11. Licenses: The city shall not assert any copyright, patent, trademark, or other restriction on government information.  However, such restrictions may be applied to information shared by the city that was compiled or modified by non-governmental entities or individuals.[9]
  2. Create and Institutionalize a Culture of Open Government

    To support open government and government accountability the [City] will expand and create opportunities for citizen participation and collaboration.[10][11]

    1. Open Government Plans: Within 120 days, each the [City] shall develop and publish an Open Government Plan that will describe how the each department will enhance and develop transparency, public participation, and collaboration.[12]
      1. Transparency: The Open Government Plan will describe steps the city will take to conduct its work more openly and publish its information online. The plan will describe how the city is currently meeting its legal information dissemination obligations under [Open Records Act] and [State Sunshine Act] and how the city plans to create more access to information and opportunities for public participation.  This information should include ordinances and regulations, policies, legislative records, budget information, geographic data, crime statistics, public health statistics, and other public records and data.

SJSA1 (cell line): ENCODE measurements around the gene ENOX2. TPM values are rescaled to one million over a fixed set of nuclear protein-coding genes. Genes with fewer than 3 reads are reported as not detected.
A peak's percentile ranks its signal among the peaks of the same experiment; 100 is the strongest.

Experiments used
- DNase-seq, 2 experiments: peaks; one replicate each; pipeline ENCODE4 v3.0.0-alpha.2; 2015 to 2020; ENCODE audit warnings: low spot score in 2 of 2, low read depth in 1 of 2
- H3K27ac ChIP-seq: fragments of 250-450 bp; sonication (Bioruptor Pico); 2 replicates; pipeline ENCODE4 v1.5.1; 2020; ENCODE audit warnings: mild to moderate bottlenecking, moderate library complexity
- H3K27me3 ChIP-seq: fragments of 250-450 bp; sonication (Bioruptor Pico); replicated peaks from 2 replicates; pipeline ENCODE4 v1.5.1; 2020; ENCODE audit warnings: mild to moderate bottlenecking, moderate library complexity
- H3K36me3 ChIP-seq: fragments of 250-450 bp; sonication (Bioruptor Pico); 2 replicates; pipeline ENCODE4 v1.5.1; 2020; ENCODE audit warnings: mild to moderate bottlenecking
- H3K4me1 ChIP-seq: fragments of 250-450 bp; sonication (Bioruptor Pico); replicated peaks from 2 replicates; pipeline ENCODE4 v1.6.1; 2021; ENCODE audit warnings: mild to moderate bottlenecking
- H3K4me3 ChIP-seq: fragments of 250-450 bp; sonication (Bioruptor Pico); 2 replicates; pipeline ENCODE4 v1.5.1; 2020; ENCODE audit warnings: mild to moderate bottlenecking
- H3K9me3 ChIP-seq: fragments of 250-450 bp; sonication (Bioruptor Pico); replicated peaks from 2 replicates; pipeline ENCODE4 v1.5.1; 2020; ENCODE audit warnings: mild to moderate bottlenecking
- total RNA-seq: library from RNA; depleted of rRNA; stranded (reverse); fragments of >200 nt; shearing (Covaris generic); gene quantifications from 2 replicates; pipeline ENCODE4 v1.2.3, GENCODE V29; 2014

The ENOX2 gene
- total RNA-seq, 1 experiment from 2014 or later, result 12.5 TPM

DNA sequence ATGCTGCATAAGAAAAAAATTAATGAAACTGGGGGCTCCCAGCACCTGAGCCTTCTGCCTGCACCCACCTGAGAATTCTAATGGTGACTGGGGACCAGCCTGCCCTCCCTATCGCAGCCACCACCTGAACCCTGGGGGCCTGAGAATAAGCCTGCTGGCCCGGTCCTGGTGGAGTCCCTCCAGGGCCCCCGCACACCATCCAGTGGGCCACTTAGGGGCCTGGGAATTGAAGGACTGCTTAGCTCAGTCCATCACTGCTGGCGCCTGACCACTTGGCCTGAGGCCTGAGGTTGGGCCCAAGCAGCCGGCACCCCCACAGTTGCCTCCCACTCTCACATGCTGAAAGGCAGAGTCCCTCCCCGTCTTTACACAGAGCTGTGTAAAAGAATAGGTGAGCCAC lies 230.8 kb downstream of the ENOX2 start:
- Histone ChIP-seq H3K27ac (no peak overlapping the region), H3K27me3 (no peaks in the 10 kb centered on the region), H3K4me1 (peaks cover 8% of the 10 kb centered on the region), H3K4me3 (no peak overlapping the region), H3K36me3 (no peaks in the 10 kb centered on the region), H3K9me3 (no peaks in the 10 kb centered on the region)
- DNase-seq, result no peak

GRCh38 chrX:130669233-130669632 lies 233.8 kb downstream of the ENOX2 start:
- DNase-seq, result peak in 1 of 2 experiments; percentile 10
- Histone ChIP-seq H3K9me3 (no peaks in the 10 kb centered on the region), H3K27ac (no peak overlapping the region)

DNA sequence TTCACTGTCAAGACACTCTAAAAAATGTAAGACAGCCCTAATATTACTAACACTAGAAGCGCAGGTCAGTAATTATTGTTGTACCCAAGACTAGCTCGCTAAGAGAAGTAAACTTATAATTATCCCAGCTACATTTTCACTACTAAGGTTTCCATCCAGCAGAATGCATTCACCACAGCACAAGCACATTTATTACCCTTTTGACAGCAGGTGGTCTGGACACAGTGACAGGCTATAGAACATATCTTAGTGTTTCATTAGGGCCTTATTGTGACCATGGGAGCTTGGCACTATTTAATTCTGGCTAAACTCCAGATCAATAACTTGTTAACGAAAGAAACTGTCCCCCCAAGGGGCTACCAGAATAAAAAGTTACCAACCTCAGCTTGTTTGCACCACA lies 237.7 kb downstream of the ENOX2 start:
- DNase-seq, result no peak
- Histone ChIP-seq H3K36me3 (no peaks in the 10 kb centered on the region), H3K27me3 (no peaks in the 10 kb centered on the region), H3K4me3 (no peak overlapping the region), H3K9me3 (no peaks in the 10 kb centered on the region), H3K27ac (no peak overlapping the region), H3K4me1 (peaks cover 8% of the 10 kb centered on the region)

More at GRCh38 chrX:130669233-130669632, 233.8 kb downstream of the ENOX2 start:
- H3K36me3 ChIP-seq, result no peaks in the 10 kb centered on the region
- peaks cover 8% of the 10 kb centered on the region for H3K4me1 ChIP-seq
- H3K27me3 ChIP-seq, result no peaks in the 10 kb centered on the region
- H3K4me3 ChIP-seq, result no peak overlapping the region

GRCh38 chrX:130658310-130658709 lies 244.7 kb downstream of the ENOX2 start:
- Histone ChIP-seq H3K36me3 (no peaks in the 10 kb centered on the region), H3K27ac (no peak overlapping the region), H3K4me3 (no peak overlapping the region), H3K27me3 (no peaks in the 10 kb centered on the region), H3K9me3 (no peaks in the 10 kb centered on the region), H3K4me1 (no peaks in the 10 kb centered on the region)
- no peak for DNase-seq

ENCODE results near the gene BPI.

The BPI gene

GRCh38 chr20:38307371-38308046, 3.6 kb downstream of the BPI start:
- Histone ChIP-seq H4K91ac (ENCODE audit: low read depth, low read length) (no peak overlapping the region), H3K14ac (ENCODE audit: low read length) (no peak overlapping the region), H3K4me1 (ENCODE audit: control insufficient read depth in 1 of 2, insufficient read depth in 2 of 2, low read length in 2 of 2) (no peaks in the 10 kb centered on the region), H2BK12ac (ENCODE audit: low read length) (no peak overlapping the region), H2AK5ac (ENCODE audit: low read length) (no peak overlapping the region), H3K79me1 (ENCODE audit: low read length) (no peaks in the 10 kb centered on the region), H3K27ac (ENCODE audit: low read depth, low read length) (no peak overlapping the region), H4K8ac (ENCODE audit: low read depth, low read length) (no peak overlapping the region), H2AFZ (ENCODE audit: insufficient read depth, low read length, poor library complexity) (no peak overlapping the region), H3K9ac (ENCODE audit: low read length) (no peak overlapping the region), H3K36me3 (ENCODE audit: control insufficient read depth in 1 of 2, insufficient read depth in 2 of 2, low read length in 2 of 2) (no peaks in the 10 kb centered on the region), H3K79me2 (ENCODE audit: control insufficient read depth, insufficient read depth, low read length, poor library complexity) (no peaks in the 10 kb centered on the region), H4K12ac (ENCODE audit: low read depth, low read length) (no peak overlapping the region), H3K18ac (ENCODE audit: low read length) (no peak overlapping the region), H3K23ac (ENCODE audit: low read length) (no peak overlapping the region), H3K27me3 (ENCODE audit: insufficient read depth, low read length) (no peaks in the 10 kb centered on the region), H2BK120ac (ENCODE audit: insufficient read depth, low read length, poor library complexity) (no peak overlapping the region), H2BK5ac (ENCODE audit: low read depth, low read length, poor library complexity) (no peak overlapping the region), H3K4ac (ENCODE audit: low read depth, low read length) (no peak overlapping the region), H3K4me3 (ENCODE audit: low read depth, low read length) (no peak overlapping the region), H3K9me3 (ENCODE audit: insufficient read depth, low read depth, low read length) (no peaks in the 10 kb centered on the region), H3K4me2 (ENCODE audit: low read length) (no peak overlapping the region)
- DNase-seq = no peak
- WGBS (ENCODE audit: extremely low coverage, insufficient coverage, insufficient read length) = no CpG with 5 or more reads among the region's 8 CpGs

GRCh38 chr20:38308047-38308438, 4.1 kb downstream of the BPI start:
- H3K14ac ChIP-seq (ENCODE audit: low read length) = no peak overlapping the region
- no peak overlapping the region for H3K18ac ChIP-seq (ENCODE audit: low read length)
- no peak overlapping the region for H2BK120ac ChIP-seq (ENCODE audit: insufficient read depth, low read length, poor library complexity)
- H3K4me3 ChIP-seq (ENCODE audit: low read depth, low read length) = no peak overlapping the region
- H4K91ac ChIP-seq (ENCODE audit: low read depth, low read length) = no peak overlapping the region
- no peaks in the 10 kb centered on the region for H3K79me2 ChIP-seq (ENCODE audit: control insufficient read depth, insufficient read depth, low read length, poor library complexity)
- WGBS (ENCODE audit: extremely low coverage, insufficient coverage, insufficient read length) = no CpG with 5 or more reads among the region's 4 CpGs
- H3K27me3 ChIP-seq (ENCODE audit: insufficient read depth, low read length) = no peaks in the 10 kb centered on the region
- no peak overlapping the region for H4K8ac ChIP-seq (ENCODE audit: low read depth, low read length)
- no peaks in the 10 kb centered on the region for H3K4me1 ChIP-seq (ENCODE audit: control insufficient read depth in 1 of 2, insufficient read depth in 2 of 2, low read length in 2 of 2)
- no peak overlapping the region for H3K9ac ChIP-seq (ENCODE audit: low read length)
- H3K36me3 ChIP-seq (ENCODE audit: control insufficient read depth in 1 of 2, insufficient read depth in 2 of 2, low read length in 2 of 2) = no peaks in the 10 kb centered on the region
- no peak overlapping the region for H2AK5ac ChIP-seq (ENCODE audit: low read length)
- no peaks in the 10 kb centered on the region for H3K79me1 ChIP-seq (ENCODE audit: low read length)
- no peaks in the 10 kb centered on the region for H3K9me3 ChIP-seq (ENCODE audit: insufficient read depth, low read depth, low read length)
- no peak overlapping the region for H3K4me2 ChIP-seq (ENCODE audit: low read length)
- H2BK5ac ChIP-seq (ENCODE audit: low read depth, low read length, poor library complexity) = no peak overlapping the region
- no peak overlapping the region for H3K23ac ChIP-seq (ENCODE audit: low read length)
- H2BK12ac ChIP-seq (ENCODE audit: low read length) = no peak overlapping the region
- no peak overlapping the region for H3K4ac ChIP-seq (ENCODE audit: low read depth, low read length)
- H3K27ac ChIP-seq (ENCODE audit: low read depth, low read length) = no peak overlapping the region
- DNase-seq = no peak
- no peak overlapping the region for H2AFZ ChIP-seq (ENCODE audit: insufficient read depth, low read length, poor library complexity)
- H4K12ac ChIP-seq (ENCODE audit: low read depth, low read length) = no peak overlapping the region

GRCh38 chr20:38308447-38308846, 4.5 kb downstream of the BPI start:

2. Participation: To create more informed and effective policies, the [City] shall enhance and expand opportunities for the public to participate throughout [City Departments’] decision-making processes. The Open Government Plan will include descriptions of:
        1. Online access to proposed rules, ordinances, and other regulations;
        2. Online access to information and resources for the public to be properly informed (such as frequently asked questions, city officials’ and department contact information, and other supportive content);
        3. Opportunities for the public to comment through the Web on any proposed rule, ordinance, or other regulation;
        4. Methods of identifying stakeholders and other affected parties and inviting their participation;
        5. Proposed changes to internal management and administrative policies to improve participation;
        6. Links to appropriate websites where the public can engage in the city’s existing participatory processes; and